Employee engagement is an incredibly important topic in today’s business world as it should be. Companies that have high employee engagement are 40% more profitable and 78% more productive than companies that don’t. Time to learn how to improve employee engagement.

When it comes down to how to engage employees many studies and articles point towards managers. Some studies even show that 70% of engagement has to do with managers. While managers play a critical role in frontline employee engagement, senior leaders may play an even greater role.

Senior leadership is one of the greatest drivers to have an engaged workforce for organizations all over the world. While middle managers help drive the engagement of their direct reports, senior leaders are critical for driving it from the top down.

Here are 3 ways senior leaders can improve employee engagement.

1.   On boarding

Senior leadership can be involved in the onboarding process of new employees. Top leaders can share vision, missions, and values or the new employees in a short period of time.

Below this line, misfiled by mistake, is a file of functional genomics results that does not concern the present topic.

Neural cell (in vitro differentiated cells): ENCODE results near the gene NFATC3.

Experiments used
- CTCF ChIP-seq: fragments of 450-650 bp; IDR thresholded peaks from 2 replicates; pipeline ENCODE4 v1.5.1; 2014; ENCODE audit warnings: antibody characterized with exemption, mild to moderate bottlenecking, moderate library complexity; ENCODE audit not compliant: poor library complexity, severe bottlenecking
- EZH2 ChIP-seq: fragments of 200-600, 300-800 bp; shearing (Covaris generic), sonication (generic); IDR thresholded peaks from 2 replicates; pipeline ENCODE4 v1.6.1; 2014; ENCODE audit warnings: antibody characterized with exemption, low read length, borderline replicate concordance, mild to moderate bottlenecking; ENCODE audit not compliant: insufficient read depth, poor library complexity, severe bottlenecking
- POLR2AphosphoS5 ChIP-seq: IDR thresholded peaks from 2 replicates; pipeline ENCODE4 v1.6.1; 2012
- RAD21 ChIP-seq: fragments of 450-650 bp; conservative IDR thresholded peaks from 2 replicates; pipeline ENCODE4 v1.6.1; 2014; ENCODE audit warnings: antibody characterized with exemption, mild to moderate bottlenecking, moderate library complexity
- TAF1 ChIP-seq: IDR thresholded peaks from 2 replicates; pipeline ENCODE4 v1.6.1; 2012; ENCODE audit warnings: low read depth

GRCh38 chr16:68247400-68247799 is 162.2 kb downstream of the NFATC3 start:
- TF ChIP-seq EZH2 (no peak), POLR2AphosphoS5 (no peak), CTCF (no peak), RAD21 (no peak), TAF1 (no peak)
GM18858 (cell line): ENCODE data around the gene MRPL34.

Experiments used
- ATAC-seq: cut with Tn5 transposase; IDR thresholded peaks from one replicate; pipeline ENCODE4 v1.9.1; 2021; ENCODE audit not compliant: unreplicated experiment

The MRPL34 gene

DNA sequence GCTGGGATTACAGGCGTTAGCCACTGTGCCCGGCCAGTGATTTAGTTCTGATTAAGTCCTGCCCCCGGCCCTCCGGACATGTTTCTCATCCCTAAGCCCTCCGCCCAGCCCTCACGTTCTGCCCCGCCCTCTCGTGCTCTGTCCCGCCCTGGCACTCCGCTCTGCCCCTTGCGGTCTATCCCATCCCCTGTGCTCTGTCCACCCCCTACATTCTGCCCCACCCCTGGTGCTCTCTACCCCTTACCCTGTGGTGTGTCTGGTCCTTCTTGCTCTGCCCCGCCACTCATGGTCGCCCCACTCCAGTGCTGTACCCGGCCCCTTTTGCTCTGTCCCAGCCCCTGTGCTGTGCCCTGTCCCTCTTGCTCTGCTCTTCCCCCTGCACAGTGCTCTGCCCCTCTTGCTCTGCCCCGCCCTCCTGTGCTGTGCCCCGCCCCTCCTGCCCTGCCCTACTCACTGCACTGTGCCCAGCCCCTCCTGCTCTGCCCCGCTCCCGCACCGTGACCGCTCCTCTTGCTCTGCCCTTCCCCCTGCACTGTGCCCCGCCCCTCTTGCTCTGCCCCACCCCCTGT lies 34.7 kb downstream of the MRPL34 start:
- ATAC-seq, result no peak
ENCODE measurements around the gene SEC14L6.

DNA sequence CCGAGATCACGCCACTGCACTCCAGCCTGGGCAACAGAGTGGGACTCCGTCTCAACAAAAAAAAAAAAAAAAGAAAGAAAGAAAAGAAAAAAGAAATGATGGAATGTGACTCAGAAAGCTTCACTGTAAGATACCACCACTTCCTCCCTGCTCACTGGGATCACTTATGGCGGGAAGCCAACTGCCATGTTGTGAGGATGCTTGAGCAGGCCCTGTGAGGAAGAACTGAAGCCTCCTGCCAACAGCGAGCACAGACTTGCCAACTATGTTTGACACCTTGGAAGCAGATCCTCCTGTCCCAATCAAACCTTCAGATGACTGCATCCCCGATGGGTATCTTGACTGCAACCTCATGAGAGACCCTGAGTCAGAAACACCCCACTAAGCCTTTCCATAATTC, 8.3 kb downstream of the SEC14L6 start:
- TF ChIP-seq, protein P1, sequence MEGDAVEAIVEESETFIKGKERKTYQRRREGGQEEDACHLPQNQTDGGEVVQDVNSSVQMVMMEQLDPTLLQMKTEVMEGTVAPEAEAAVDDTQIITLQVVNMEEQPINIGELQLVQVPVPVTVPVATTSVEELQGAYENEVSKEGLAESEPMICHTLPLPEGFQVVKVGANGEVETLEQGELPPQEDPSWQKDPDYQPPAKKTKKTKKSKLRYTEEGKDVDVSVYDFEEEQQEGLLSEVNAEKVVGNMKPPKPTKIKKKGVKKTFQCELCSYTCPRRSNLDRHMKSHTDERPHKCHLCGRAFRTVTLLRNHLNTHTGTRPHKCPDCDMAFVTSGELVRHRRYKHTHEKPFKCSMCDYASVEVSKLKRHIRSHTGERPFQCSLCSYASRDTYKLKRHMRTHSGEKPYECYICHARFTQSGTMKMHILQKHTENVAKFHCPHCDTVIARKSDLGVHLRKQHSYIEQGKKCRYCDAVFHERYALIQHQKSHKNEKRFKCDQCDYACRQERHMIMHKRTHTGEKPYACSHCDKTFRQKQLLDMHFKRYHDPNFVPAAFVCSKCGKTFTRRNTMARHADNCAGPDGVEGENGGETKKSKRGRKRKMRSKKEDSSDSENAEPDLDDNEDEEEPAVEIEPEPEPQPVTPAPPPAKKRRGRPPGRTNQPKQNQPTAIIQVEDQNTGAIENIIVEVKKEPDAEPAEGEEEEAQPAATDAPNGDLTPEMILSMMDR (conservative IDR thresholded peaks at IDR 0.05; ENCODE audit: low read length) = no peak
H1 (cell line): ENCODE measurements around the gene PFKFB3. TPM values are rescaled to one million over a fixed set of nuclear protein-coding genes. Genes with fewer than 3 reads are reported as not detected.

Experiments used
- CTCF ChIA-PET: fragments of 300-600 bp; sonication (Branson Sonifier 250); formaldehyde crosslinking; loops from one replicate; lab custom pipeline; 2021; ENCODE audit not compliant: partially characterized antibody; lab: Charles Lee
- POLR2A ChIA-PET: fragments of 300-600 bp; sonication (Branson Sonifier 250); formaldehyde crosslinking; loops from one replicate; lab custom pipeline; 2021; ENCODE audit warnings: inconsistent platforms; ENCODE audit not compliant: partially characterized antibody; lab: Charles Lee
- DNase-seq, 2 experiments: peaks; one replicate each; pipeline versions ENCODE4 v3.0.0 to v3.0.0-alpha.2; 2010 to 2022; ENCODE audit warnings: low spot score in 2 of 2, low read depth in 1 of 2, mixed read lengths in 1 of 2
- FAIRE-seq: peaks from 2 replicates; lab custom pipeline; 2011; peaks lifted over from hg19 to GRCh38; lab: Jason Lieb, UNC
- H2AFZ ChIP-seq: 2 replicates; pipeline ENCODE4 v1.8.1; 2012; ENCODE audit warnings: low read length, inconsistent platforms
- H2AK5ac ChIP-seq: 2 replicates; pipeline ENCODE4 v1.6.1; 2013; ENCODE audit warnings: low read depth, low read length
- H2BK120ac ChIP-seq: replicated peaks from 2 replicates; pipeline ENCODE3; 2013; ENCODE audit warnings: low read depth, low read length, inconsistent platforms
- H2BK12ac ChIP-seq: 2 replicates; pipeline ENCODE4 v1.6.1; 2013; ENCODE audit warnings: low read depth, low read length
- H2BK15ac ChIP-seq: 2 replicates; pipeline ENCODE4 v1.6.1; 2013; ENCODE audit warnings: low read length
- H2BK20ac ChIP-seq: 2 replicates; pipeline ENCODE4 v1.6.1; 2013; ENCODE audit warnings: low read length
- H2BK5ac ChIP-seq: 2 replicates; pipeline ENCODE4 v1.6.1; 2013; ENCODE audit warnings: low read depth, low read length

The impact of new employees engaging with senior leaders in the first week of their job is incredible. What this says to the new employees is that the company’s senior leaders care, are engaged, and believe in its mission and vision.

 2. Engaging with middle management

Senior leaders are typically the most engaged group in almost any organization but don’t drive the day to day engagement. The day to day engagement is driven by middle management.

Middle managers can struggle with engagement because they feel the pressure from two sides- those they report to and those who report to them. They need the support and encouragement of those above them to drive engagement.